10 Strategies to Help You Prepare for Your Interview

10 Strategies to Help You Prepare for Your Interview

interview preparation

Preparation is the Key for Your Interview Success
The old saying ‘knowledge is power’ is extremely apt when it comes to your personal and professional preparation for your job interview. It is surprising that even at the Executive level, candidates fail to prepare or practise for the interview adequately. The interview process is like an iceberg – 90% you can’t physically see as it is the preparation prior to the interview. On the day, your interview makes up only 10% of the process. So, preparation is the key.

Here are 10 tips to ensure you place yourself in the best position when the phone rings and the caller asks, “Would you come in for an interview?”

  1. Understand the purpose and process of the interview

Your resumé or CV is a ‘marketing’ and ‘selling’ tool. If it gains you an interview, it has achieved its purpose. Likewise, the interview can be thought of as an opportunity to ‘sell’ to your prospective employer the benefits you can bring to the organisation.

As in any good sales process, you should first seek to understand the ‘needs’ of the employer. Then you ‘sell’ your achievements and benefits in a way that targets the needs and requirements of the position.

Employers will not ‘buy’ you on your features alone (strengths, skills, knowledge and experience), as impressive as these might be. As in any ‘sale’, they want to know what’s in it for them. It is essential to ‘sell’ the benefits that you bring. How is hiring you going to solve the need that the employer has?

Your achievement statements developed for your resumé are central to this ‘sales’ process. Having the right mindset is essential in positioning and preparing yourself for the interview. And just remember, 80% – 90% of your interview has taken place even before you have it!

  1. Understand the recruitment, screening and selection process

As part of your preparation, you will need to understand clearly the recruitment and selection process for the position you are applying for.

At an executive level, organisations will generally choose to use the services of a recruitment agent to screen and put forward suitable applicants for interviewing. (Refer to my blog on How to build a win-win relationship with your recruiter)

Essentially your interview begins at this stage, whether it is via a phone conversation, an email or a subsequent face-to-face meeting, should you pass the initial recruitment screening process.

Assuming the outcome of your meeting with the recruiter is positive, an appointment will be arranged for you to meet with the employer/board for an interview.

So, begin with the end in mind. Treat the recruiter respectfully and act professionally in all encounters, imagining the recruiter to be as important as the employer. The recruiter is the gatekeeper to the interview.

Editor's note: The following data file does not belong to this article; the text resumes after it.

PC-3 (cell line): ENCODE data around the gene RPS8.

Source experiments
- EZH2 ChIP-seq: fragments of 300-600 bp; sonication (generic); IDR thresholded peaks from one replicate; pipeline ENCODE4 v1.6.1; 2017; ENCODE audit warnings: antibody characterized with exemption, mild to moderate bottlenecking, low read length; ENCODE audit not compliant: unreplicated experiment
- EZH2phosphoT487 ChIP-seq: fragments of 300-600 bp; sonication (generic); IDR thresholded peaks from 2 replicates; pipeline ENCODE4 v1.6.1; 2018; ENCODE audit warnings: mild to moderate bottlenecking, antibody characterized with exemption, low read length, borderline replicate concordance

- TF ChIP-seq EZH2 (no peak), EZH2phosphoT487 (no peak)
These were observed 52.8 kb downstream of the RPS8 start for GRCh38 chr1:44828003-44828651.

Like any relationship, you need to identify which recruiters are the right match for you – ones who are the most helpful and with whom you can build good rapport.

Also understand that the recruiter’s role is not to find you a job or position but to establish whether or not you are suitable for their client. The recruiter will not look to secure a position for you. They are being paid to fill a gap in the organisation so their responsibility is to the organisation, not to you.

  1. Research the company and purpose and process of the interview

In preparation for the interview it is essential that you know and understand the company and the position you are applying for.

Some advertised executive positions lack detail. If that’s the case, go to the company’s career section on its website. And better still, if you know someone at the company or know someone who knows someone at the company, call and ask more about the company. The bottom line is that while preparing for an interview, uncover as much information as possible regarding the expectations and criteria of the role and the qualifications required. This will enable you to target your statements about your strengths, skills and achievement to those criteria.

  1. Understand the position

You must know what the employer wants. This seems almost self-explanatory and goes without saying. But doing your homework here is essential. What does the position entail? Where does it sit within the organisational structure of the company? Do you meet the essential criteria that the employer is looking for? Read and re-read the position description. Show the job to a trusted friend or mentor and ask them to give you their honest opinion on your ability to fill the position. (There’s nothing worse than wasting the time of hiring managers, recruiters, employers and your time applying for a position for which you are not suited).

  1. Know your resumé/CV

Being prepared for your interview also means that you are able to speak fluently and confidently about any aspect of your CV or resumé. Does your resumé present you in the best light for the job you have applied for?

  • Practise memorising the four or five key strengths and skills recorded in your resumé and demonstrating these on the basis of your achievements.
  • Ensure you can speak fluently about your achievements through stories that match the criteria in the job application (memorise these stories if possible).